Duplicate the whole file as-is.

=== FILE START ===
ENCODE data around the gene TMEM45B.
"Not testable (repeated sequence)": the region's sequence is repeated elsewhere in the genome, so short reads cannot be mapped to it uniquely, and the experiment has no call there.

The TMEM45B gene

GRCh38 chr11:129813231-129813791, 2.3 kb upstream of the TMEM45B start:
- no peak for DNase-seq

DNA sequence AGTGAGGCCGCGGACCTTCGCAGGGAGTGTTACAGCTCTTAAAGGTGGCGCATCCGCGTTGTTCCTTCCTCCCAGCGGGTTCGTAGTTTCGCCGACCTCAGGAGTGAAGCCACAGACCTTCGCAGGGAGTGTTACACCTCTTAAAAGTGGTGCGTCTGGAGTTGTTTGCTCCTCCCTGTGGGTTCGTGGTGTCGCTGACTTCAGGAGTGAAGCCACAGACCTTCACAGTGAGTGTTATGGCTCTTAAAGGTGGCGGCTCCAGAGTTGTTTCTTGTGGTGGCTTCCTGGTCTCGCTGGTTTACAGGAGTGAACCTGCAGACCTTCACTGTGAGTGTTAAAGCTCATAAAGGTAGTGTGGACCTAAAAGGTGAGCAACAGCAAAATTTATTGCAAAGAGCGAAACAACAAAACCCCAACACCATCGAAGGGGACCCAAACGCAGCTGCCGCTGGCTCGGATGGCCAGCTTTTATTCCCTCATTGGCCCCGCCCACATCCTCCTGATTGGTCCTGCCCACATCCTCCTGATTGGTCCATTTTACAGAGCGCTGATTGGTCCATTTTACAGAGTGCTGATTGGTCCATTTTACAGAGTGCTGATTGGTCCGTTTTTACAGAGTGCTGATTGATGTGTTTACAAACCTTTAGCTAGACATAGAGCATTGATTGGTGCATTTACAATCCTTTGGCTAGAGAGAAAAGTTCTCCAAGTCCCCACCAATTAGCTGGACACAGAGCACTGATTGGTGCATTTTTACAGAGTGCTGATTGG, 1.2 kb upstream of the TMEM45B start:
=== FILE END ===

ENCODE data around the gene TMEM45B.
"Not testable (repeated sequence)": the region's sequence is repeated elsewhere in the genome, so short reads cannot be mapped to it uniquely, and the experiment has no call there.

The TMEM45B gene

GRCh38 chr11:129813231-129813791, 2.3 kb upstream of the TMEM45B start:
- no peak for DNase-seq

DNA sequence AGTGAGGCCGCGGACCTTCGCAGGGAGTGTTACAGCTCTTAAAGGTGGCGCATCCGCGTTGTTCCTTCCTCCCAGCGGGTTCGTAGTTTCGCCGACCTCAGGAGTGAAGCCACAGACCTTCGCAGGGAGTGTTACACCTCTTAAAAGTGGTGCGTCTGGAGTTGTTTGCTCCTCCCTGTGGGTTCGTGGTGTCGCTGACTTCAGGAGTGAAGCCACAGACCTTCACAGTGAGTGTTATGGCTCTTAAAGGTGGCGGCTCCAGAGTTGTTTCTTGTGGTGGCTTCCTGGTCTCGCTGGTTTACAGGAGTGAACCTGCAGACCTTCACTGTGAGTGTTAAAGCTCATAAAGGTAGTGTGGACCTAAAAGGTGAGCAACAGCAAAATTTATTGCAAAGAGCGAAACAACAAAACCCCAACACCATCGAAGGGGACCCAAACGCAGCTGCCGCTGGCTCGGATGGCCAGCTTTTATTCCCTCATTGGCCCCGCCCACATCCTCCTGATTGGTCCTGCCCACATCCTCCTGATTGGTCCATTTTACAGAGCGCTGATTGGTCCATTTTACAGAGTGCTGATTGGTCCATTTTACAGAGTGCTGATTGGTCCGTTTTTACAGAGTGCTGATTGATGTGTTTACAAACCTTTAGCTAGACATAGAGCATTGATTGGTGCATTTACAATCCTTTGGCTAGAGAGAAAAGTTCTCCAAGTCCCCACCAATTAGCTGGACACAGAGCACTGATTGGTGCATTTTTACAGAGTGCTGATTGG, 1.2 kb upstream of the TMEM45B start: